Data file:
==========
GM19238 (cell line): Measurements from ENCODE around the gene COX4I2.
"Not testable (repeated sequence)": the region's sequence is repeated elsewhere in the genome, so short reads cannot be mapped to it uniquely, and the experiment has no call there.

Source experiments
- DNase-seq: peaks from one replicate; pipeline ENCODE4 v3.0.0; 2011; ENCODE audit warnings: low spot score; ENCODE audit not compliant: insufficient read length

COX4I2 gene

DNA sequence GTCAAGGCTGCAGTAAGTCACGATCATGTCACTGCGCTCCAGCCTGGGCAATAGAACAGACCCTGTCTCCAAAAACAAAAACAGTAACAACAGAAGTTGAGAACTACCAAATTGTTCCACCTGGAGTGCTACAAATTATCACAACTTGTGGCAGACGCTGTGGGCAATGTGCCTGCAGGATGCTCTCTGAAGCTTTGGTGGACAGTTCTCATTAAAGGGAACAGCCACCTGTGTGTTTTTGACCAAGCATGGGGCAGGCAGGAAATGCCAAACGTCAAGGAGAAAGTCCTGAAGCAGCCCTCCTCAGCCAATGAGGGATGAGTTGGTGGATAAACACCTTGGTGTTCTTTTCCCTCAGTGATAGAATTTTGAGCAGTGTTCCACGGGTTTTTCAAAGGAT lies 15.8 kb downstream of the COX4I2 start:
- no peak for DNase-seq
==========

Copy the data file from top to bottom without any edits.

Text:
GM19238 (cell line): Measurements from ENCODE around the gene COX4I2.
"Not testable (repeated sequence)": the region's sequence is repeated elsewhere in the genome, so short reads cannot be mapped to it uniquely, and the experiment has no call there.

Source experiments
- DNase-seq: peaks from one replicate; pipeline ENCODE4 v3.0.0; 2011; ENCODE audit warnings: low spot score; ENCODE audit not compliant: insufficient read length

COX4I2 gene

DNA sequence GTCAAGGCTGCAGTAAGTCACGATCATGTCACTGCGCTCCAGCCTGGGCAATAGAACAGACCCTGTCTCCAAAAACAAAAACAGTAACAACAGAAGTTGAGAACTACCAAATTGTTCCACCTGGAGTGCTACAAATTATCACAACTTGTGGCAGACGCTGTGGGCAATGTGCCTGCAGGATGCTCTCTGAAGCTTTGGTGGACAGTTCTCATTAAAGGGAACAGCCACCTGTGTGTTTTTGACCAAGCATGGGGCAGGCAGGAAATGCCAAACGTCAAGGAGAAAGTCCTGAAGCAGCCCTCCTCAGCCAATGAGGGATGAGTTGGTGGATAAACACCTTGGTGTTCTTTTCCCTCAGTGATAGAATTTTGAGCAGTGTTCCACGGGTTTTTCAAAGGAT lies 15.8 kb downstream of the COX4I2 start:
- no peak for DNase-seq